Say your best talent is out of commuting range. Or, a new parent wants to work from home for a couple of years. Or, maybe teleworking was thrust upon your company during the COVID-19 pandemic.
Today, more than ever before, it’s important for business leaders to understand how to setup a successful remote work program. It requires deliberation, planning and, likely, some investment in technology.
Here’s what you need to know to build a successful work-from-home program.
1. Define the work and expectations
It’s important to recognize that not every job is suitable for remote work.
For example, a receptionist, warehouse workers or warehouse manager all require a physical presence. Customer service reps, salespeople and IT specialists may be entirely successful conducting business in another location, whether that’s a home office or a co-working space.
Nor is every employee well-suited to work from home. New employees may need weeks or months of working in your office to learn systems and absorb company culture. Other characteristics to look for in remote workers are a self-starting attitude, maturity, ability to communicate and collaborate, and a commitment to their work.
However, with much of the United States shuttered in the wake of the COVID-19 pandemic, employees who wouldn’t normally be approved for remote work might find themselves working from home.
It’s critical to define clear expectations of behavior and the work to be accomplished. Otherwise, you can’t accurately judge whether that employee is successful. Think through these questions:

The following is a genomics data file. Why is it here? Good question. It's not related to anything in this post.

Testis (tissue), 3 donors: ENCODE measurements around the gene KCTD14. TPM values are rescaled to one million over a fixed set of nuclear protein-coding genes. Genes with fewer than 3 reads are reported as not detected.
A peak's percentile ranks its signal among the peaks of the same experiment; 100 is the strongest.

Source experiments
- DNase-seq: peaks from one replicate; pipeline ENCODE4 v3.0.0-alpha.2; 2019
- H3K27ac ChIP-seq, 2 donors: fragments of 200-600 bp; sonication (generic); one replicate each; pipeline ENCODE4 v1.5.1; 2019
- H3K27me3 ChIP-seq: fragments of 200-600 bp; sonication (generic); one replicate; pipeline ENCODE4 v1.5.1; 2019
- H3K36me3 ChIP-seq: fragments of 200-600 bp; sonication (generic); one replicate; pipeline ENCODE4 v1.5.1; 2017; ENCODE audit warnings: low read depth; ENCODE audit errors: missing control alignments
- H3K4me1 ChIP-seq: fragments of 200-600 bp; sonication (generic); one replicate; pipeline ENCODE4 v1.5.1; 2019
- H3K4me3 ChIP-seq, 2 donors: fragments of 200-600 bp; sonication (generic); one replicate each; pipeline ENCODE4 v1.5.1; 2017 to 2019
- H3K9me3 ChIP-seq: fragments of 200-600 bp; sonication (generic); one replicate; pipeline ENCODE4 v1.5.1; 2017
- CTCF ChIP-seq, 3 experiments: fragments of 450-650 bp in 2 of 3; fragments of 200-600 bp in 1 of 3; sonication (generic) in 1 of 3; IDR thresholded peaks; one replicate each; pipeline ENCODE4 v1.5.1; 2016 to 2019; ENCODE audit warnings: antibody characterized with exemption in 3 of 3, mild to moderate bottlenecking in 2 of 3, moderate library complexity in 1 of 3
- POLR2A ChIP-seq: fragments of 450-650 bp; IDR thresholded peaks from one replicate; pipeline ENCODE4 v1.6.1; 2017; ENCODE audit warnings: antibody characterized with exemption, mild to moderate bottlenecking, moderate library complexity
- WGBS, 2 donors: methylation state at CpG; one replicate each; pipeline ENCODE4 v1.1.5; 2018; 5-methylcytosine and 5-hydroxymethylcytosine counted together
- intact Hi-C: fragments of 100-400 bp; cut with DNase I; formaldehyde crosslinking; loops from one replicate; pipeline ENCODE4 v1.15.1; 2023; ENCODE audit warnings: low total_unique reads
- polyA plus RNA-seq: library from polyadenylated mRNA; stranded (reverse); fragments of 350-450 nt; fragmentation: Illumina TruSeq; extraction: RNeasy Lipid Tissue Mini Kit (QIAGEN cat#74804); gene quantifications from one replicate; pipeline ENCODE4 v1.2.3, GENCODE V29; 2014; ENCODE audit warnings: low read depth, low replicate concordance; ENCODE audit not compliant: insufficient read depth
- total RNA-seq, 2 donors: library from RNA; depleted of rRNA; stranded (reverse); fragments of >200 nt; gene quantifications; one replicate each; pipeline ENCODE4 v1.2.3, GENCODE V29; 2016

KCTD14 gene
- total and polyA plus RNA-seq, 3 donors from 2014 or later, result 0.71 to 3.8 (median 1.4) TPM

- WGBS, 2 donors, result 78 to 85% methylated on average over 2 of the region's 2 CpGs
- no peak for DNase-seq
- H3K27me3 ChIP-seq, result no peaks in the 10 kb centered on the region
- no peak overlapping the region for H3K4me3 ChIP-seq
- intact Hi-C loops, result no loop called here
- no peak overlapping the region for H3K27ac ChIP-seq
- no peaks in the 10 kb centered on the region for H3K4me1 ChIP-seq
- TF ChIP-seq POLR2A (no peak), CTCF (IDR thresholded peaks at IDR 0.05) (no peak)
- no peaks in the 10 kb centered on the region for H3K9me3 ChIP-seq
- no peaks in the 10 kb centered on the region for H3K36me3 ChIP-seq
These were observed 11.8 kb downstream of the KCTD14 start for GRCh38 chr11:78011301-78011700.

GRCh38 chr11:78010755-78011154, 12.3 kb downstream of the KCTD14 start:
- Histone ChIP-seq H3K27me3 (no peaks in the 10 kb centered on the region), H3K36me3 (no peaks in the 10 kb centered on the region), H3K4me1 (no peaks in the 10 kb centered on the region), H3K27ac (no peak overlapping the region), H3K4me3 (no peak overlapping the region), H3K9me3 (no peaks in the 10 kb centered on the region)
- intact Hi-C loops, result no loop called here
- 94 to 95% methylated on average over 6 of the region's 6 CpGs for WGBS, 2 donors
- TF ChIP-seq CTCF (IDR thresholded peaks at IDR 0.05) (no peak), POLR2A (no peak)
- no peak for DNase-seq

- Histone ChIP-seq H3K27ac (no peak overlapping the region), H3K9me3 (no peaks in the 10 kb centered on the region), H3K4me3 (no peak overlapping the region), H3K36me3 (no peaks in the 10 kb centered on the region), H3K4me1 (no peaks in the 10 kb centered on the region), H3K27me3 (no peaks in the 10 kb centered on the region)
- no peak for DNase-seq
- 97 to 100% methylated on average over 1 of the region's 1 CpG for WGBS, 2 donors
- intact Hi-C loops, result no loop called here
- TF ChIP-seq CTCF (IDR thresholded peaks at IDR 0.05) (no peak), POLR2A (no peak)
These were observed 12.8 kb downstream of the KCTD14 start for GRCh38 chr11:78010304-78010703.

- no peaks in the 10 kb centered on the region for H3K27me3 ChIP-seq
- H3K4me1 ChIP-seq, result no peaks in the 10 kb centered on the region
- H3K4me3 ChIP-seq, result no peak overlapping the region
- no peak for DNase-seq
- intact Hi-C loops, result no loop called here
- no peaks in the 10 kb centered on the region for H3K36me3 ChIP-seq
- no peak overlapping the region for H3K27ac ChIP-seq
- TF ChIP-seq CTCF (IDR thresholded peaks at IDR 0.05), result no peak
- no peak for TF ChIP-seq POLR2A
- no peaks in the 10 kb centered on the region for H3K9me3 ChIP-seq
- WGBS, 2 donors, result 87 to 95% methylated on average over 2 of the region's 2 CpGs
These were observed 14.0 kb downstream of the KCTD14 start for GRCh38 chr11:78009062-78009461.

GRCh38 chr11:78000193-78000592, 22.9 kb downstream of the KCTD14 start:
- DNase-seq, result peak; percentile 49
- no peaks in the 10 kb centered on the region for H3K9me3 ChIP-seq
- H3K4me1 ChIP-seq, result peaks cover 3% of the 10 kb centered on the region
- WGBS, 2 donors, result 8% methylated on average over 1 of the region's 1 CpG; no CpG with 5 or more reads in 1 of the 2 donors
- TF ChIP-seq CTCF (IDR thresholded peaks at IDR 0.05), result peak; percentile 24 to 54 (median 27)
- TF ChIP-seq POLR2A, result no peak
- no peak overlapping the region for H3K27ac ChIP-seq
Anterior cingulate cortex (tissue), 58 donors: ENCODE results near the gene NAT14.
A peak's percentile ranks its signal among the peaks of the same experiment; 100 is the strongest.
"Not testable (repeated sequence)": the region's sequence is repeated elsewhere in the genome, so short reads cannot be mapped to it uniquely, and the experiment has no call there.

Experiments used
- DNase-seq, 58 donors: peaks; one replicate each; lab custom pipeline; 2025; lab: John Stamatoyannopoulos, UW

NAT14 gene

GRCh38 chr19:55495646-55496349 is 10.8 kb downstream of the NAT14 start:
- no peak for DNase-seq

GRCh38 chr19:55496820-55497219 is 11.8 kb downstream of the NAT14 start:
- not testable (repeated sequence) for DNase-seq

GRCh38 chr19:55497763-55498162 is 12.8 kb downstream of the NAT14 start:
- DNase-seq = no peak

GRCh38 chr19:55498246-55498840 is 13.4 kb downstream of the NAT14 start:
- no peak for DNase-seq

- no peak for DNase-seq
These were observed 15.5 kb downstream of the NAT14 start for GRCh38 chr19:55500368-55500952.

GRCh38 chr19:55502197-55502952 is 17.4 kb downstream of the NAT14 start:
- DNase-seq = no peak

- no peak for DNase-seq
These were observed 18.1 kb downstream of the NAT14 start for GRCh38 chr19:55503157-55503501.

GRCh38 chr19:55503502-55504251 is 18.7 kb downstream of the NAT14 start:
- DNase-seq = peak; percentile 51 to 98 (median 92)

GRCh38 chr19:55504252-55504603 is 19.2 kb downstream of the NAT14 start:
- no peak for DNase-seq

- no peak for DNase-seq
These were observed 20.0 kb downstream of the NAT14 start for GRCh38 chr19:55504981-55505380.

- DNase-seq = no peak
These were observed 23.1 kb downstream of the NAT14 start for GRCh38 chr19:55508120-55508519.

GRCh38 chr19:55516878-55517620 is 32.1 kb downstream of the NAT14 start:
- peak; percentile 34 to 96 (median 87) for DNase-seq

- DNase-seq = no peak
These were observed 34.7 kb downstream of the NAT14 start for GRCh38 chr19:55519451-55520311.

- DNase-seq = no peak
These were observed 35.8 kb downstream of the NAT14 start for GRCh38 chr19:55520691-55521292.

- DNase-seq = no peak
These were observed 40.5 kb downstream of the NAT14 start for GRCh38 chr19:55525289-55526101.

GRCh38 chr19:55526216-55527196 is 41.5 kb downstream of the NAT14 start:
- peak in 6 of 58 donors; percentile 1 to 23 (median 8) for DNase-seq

- Should the person in this position be available during certain hours? What does “being available” mean?
- Will the remote employee work in an area with little to no background noise while on calls?
- How will projects be assigned and deadlines determined?
- Is there a checklist for all the critical tasks associated with this position?
- What is the standard required turnaround time when replying to emails and telephone calls?
- When the country lessens restrictions on going into the office, does the employee need to come into the office once a week, or only for key meetings?
Answering these questions will lay the foundation for how you define accountability for remote workers.
2. Technology: the work-from-home program secret sauce
Technology plays a big role in the success of remote teams. These employees will need the same full, easy access to the information those in your office have. Calendars, phone lists and other resources will need to be accessible by everyone.
To make this happen, you may need to invest in an intranet, file sharing software, remote access software, a client management system, video conferencing or communication apps, such as Slack.
This investment doesn’t have to be expensive, just properly organized for the work at hand. For instance, FaceTime or Skype can be used for small, informal chats, while Zoom can be used for larger, more formal meetings.
Literally hundreds of technology options exist, so your company will need to analyze which combination of software investments will work best for your situation. For instance,
- Salesforce.com is a popular option to manage and track sales teams.
- Jumpchart is used by teams building websites.
- Workfront and Basecamp are used for project management.
3. Test remote work (or reflect on your COVID-19 strategy)
Conducting a test case is a good way to determine how remote operations might work for your company. Perhaps the COVID-19 pandemic created your greatest work-from-home program experiment.
A telecommuting trial-run can generate questions that need to be answered, identify what software or office supplies need to be made available and what training and documentation need to be developed to prepare employees to work from home or in a co-working space. Read more here…